For decades, dominant members of society have unjustly treated their perceived inferiors in order to oppress them and achieve a sense of superiority. Fred D’Aguiar’s polyvocal memoir ‘The Longest Memory’ discusses this through its depiction of slaves in an American plantation, acting as a condemnation of the slavery period and the effect of oppression. Tom Wright’s play ‘Black Diggers’ functions in a similar way, albeit in the context of the Great War, by discussing the unfair treatment of Indigenous servicemen, ultimately calling for social reform.
Across both texts, injustice is seen to have an adverse impact amongst oppressed minorities. The impact of injustice is varied depending on its cause. Responses to injustice of rebellion or acceptance dictate its effects. Injustice is seen to have debilitating consequences upon individuals. Both Wright and D’Aguiar’s texts demonstrate the overwhelming power that injustice can have on marginalised groups.
Both institutionalised oppression and attitudinal discrimination are seen to have debilitating effects on the oppressed.
In ‘The Longest Memory,’ injustice stems from the legislated oppression of African-Americans. The Plantation Owners state, “Our line of work is slaves, we can’t change the fact.” D’Aguiar’s acknowledgement of the economic side of slavery reinforces that in his text, blacks are facing legalised oppression which is seen to be unchanging. Conversely in ‘Black Diggers’, the Indigenous Australians are confronted with bouts of casual racism. The ignorance of the white soldiers who believed that Aborginals “could see in the dark” because they “have a fifth sense” is laughed off by Laurie, but the inclusion of this dialogue by Wright demonstrates that whilst Indigenous servicemen were accepted at war, there was still a strong undercurrent of racism running through white Australians.
In addition, his inclusion of supernatural imagery further ostracises the Aboriginals as they are made to seem foreign and different. Although the roots of racism are different, their effects are equally as damning. D’Aguiar suggests that an abundance of institutionalised injustice can destroy one’s morale through his depiction of Whitechapel. Although called “boy, mule, nigger, slave,” with D’Aguiar’s listing of nouns reinforcing the breadth and pervasiveness of racism in the text, Whitechapel remains a loyal and trusted slave. Whitechapel states, “the future is more of the past waiting to happen,” suggesting that he believes that his situation is concrete and irreversible as a direct result of years of discrimination. Similarly in Wright’s text, the black diggers are confronted with the impossibility of a changed society. Upon returning home, Archie speaks up about the working conditions of the Indigenous, but is shot down by his manager. His proclamation, “I thought things would change after the war,” is indicative of his naive aspiration for change, with Wright’s repeated motif of longing for change further reinforcing the inevitability of injustice within a society. Despite the causes of racism differing, both texts elucidate that an entrenched sense of superiority leads to injustice.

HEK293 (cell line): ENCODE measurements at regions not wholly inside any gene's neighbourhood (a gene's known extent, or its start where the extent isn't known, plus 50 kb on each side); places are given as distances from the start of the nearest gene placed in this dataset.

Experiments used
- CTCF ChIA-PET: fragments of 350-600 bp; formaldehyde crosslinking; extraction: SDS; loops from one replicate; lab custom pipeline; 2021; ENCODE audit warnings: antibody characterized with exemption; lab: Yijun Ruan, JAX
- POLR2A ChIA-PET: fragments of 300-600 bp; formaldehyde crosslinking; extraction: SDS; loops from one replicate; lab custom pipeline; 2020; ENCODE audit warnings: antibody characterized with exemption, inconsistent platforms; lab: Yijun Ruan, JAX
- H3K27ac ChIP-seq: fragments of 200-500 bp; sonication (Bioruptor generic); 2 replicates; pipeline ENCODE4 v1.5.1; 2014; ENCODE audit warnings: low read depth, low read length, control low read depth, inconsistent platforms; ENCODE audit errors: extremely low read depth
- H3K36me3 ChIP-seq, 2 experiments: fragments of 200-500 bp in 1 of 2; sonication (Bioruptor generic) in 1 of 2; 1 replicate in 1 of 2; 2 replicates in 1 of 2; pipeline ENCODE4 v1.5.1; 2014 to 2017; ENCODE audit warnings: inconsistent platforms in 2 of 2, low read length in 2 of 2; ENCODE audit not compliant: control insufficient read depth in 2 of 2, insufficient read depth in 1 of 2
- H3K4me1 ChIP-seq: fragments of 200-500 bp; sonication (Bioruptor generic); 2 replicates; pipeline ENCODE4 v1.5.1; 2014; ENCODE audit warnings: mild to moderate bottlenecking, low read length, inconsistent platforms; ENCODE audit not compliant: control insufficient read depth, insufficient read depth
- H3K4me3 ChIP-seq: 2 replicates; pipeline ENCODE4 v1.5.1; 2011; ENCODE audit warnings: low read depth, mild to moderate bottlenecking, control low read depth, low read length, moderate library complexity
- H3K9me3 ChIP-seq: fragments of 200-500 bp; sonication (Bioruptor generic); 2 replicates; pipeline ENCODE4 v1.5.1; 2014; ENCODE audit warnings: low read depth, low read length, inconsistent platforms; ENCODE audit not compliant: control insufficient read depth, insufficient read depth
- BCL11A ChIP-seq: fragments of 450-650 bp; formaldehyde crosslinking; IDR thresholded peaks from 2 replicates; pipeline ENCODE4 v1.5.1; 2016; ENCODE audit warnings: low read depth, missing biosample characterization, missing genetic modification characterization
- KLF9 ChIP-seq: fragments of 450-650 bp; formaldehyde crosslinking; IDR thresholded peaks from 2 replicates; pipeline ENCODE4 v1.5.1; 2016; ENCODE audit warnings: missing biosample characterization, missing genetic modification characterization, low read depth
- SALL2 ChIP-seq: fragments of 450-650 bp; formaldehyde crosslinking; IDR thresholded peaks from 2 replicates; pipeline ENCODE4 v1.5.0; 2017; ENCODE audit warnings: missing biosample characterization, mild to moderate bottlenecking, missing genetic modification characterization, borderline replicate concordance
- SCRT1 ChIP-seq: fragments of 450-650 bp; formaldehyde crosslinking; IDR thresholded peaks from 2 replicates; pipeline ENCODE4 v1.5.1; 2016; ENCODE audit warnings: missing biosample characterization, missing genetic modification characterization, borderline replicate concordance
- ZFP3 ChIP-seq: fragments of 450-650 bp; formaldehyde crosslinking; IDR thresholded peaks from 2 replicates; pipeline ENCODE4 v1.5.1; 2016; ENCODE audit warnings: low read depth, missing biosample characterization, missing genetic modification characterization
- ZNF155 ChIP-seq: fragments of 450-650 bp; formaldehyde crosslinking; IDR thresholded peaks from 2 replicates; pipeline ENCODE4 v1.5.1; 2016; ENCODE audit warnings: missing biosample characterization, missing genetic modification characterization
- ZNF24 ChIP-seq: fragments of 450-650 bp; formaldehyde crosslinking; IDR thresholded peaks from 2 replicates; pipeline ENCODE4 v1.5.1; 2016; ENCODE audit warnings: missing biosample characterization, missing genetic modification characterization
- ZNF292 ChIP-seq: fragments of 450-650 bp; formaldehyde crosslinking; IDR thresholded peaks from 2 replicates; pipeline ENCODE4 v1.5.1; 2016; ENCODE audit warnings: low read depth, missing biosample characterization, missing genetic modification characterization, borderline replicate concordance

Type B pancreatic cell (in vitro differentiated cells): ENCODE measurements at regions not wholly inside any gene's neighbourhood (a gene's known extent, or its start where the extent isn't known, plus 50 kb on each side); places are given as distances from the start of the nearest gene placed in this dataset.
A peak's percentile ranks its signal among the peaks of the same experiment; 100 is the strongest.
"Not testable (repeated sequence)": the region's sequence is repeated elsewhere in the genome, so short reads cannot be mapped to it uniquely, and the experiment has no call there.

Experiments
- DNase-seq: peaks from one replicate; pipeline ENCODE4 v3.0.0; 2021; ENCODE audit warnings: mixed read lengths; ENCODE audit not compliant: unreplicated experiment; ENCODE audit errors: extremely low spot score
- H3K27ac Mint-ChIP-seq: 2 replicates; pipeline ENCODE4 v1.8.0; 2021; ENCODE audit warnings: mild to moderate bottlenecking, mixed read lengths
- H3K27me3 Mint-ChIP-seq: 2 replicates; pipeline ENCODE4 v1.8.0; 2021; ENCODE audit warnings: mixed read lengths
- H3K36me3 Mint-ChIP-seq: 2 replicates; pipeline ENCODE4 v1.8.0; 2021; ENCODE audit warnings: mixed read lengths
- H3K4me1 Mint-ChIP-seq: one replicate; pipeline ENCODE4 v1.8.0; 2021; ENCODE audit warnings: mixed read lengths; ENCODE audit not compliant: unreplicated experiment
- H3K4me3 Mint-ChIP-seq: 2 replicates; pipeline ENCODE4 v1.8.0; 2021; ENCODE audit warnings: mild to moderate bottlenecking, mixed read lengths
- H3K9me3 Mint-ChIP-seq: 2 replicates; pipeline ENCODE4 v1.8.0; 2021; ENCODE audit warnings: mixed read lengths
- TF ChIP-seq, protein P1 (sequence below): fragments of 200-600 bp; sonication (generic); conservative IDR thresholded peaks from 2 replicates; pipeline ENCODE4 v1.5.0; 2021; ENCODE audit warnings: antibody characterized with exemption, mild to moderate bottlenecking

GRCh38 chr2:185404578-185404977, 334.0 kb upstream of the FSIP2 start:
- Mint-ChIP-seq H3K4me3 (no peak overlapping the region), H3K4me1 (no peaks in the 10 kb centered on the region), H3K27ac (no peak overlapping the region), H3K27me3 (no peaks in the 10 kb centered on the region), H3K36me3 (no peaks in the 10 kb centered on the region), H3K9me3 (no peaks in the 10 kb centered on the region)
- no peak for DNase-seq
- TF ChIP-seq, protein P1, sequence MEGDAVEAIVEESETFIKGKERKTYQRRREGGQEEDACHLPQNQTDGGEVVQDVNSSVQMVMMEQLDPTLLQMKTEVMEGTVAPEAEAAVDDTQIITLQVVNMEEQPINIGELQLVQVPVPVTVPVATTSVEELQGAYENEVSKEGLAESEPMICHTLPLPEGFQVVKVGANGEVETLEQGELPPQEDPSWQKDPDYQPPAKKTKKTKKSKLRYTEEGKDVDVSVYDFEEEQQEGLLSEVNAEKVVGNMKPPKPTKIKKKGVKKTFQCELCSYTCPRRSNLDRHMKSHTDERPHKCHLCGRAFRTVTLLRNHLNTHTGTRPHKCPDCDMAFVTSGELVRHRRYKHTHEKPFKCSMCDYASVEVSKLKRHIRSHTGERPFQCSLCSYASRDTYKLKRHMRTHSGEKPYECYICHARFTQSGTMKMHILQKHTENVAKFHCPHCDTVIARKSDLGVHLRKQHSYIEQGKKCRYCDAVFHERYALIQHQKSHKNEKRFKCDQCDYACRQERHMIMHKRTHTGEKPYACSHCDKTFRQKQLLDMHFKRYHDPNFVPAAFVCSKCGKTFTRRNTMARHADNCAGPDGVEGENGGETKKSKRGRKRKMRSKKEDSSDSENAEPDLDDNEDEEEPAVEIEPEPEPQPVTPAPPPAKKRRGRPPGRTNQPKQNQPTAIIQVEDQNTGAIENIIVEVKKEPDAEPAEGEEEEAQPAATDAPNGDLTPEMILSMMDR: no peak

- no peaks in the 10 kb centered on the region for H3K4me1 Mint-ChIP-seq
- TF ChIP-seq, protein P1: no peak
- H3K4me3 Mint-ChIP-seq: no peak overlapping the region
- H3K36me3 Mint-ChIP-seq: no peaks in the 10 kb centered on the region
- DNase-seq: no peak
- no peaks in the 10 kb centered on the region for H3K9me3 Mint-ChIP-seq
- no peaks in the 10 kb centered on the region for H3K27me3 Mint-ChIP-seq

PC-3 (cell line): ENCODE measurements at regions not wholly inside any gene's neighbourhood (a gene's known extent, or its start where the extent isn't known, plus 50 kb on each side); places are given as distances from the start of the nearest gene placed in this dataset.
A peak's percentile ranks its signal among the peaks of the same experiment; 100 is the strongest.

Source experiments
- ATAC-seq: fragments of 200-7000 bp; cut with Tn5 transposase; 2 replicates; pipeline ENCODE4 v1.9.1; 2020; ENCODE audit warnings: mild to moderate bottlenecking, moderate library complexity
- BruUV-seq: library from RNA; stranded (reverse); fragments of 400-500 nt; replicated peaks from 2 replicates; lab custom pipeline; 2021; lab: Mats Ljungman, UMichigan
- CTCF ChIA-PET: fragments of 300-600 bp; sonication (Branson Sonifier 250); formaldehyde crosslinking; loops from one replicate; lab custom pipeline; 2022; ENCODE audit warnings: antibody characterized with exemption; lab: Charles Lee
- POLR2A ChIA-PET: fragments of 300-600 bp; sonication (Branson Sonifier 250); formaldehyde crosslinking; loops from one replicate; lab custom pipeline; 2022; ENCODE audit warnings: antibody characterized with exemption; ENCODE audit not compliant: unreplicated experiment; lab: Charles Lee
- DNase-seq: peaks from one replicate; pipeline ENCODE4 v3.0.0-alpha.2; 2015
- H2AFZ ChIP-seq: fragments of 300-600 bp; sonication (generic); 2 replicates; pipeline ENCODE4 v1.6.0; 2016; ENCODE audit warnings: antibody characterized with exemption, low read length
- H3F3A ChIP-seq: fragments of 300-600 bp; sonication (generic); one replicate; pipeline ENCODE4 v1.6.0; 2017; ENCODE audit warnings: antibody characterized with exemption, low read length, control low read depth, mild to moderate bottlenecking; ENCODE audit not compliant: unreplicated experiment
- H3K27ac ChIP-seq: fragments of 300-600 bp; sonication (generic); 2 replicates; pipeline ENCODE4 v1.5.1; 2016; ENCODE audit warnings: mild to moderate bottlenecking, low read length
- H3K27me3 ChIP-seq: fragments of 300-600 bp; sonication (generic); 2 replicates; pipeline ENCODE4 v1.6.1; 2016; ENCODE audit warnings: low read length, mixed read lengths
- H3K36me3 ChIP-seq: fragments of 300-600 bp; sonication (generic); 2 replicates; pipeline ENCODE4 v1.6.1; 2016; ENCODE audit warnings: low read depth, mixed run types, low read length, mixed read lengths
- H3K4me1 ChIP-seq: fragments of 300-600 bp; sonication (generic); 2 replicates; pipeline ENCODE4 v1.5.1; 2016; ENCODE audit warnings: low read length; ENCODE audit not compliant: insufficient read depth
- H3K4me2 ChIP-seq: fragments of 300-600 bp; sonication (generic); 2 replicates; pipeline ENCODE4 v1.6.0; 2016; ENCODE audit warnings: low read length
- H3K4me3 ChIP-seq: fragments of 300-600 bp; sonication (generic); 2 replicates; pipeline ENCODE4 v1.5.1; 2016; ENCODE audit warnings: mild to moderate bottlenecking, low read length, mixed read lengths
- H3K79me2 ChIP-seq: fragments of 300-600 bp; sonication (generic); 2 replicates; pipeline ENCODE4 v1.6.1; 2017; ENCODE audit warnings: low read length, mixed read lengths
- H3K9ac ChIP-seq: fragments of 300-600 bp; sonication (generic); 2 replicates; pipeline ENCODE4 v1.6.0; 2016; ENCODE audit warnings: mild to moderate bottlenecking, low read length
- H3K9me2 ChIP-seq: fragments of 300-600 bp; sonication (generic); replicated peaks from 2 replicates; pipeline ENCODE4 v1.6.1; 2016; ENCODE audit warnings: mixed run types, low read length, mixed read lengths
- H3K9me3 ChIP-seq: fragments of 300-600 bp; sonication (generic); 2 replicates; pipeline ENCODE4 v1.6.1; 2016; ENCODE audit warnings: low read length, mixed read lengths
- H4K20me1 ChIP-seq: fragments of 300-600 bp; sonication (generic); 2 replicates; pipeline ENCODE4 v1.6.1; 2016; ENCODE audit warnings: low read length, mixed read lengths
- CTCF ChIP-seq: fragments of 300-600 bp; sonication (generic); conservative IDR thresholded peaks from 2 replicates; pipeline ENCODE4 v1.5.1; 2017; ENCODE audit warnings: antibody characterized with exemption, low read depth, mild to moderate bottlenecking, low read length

Defiance to injustice results in further punishments and consequences.
Injustice is seen to ultimately lead to a loss of identity. D’Aguiar demonstrates this in ‘The Longest Memory’ primarily through Whitechapel, who ultimately dies as a result of injustices in his life. Following Chapel’s death, Whitechapel questions, “Is that what I have become?” With D’Aguiar using Whitechapel’s self-doubt to suggest a sense of defeat. Further, D’Aguiar’s employment of the simile “Memory hurts. Like crying,” is emblematic of Whitechapel’s defeated state, with his realisation that he has lived his life around the wrong principles bringing him ultimately to his death. While not as extreme in ‘Black Diggers,’ Wright does show the effect of injustice on one’s identity. Upon returning home from war, Nigel is reduced to “a sad figure” handing out flyers to “Tarzan the Ape Man.” Wright’s use of irony coupled with the fact “no one takes” the flyers he’s handing out demonstrates the discrimination faced by the Indigenous within Australian society by emphasising how they are isolated and ostracised by the majority. Wright makes clear Nigel’s loss of identity through Nigel’s statement that he feels as if he “doesn’t belong.” D’Aguiar also shows Chapel to lose his identity. D’Aguiar uses the symbol of the whip by saying that “your policy of a judicious whip failed to save him,” emphasising both the irreparable divide between “slave and enslaver,” as well as showing the effects on Chapel. Conversely, Wright shows a loss of identity through an inability to express oneself. Following the war, Bertie becomes “”unable to speak,” which is symbolic of the fact that Indigenous voices were silenced, as well as showing Bertie’s loss of autonomy. The effects of injustice are realised through the loss of one’s identity.
Both Tom Wright’s ‘Black Diggers’ and Fred D’Aguiar’s ‘The Longest Memory’ discuss the tribulations of black people throughout history. Indeed, injustice and discrimination is evidenced to have devastating effects upon oppressed groups. Despite different causes of racism, an entrenched sense of superiority leads to injustice. Defiance to injustice results in further punishments. Injustice is seen to ultimately lead to a loss of identity. In all, the two authors’ discussion of injustice inflicted on minorities is an appeal for an attitudinal shift in the treatment of others.
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